Omegasonics, a leading manufacturer of ultrasonic cleaning systems, announced today the introduction of two ultrasonic cleaning units for use with fuse deposition modeling (FDM) 3D printing parts.
The 1900 BT and the SST4030 utilize precision ultrasonic technology to accurately and methodically remove all support material from 3D prototyped parts, one layer at a time. These innovative units effectively clean ABS, polycarbonate, polycarbonate-ISO, Nylon 12, and PC-ABS parts, regardless of a part’s geometry and complexity.
“Our engineers have been working for some time with one of the top 3D printing equipment manufacturers to develop ultrasonic cleaning units that deliver superior parts cleaning,” said Frank Pedeflous, President of Omegasonics. “The advanced technology of our 3D ultrasonic cleaners help make the prototyping process more cost effective and allows manufacturers to get ideas to market faster than ever.”
The new Omegasonics cleaners designed for 3D printing are fast, easy to use, and designed for the office environment. They are designed with all solid state components, Plug & Play construction, and require no regular maintenance. A stainless steel parts basket with a unique lid ensures that parts are fully submerged in the ultrasonic bath for maximum cleaning throughout the entire cleaning cycle.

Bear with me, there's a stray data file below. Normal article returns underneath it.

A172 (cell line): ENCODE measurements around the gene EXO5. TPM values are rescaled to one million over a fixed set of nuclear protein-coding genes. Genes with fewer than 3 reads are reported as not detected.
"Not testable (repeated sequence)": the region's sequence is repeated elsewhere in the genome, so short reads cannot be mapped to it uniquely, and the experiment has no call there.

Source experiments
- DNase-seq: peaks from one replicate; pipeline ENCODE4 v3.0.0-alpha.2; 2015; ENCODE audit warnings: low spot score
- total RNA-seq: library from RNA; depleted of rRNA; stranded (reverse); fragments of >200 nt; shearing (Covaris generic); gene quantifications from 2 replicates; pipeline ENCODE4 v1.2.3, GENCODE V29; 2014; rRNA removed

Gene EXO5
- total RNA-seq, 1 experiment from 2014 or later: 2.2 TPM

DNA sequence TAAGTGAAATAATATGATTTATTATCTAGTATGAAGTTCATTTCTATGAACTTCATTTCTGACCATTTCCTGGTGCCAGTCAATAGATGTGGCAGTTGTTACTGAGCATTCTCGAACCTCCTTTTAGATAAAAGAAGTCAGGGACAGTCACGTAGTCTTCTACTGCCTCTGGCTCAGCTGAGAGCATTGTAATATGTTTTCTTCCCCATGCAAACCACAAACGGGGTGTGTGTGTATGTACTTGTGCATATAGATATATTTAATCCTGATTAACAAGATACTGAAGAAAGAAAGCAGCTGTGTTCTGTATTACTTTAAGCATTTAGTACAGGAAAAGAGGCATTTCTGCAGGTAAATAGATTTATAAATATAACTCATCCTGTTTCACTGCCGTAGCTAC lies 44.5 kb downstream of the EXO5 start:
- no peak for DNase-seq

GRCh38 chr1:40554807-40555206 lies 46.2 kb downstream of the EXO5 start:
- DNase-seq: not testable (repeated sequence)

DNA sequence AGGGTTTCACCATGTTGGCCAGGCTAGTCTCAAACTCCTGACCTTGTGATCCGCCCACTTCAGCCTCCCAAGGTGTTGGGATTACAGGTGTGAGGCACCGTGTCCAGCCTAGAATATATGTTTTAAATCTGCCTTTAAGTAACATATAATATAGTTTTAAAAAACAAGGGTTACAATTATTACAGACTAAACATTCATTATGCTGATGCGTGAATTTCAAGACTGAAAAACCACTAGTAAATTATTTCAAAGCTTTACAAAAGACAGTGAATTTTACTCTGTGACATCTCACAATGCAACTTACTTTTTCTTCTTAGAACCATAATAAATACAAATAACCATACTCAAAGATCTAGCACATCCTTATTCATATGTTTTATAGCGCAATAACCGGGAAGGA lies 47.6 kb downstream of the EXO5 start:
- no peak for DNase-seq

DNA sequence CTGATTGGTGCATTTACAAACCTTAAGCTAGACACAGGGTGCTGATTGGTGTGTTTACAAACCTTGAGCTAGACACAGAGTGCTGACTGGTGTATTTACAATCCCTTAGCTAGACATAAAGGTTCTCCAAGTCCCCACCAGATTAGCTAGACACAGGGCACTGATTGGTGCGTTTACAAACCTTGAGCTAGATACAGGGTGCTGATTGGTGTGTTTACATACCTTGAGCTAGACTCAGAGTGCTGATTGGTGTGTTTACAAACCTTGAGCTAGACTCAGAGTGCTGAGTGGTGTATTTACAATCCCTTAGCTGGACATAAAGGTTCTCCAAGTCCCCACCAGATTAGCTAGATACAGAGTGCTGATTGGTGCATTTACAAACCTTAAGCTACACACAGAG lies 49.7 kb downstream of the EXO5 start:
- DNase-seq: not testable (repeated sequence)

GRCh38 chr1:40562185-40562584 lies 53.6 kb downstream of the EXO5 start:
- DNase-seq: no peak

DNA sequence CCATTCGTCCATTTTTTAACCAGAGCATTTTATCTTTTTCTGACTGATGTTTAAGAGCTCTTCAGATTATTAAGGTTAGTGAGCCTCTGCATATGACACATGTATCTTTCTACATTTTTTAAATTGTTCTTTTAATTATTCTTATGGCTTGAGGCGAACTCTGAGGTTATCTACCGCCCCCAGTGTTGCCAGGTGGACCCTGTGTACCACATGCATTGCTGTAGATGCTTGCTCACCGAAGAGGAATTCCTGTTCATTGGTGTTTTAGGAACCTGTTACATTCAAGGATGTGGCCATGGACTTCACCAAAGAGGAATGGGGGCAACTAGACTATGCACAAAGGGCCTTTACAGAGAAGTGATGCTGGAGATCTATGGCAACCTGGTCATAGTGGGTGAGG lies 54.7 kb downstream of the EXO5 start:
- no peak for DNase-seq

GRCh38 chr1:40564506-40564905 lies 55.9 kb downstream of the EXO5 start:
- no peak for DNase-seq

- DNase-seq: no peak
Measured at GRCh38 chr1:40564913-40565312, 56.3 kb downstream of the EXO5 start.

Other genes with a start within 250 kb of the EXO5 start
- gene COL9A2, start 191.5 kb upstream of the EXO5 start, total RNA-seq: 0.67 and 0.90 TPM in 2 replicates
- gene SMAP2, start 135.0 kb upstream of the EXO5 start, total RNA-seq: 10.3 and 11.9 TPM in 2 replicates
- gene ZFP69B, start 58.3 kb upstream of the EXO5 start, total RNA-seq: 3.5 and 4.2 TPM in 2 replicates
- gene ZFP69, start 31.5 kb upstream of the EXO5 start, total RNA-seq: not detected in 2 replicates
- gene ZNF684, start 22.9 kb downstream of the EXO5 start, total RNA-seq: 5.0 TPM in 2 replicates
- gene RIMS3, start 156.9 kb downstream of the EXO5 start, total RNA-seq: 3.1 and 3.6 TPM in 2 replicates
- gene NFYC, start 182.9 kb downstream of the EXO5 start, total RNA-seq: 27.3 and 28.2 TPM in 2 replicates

Other features include:
- User-friendly illuminated control panel
- Digital temperature control
- Digital timer controlled ultrasound
- Large tank capacity
- Stainless steel drain valve
- Insulated tank for reduced noise
- And more
No other existing process removes support materials from 3D printing prototyped parts as quickly, easily and precisely as the Omegasonics 1900 BT and the SST4030 ultrasonic cleaning units.
Omegasonics, the West Coast’s leading manufacturer of ultrasonic cleaning systems, designs and manufactures a complete line of ultrasonic contents restoration cleaning systems, biodegradable cleaning agents, supplies and accessories. Additional info about the company is available at https://www.omegasonics.com or at their blog, “Mighty Bubbles,” at blog.omegasonics.com.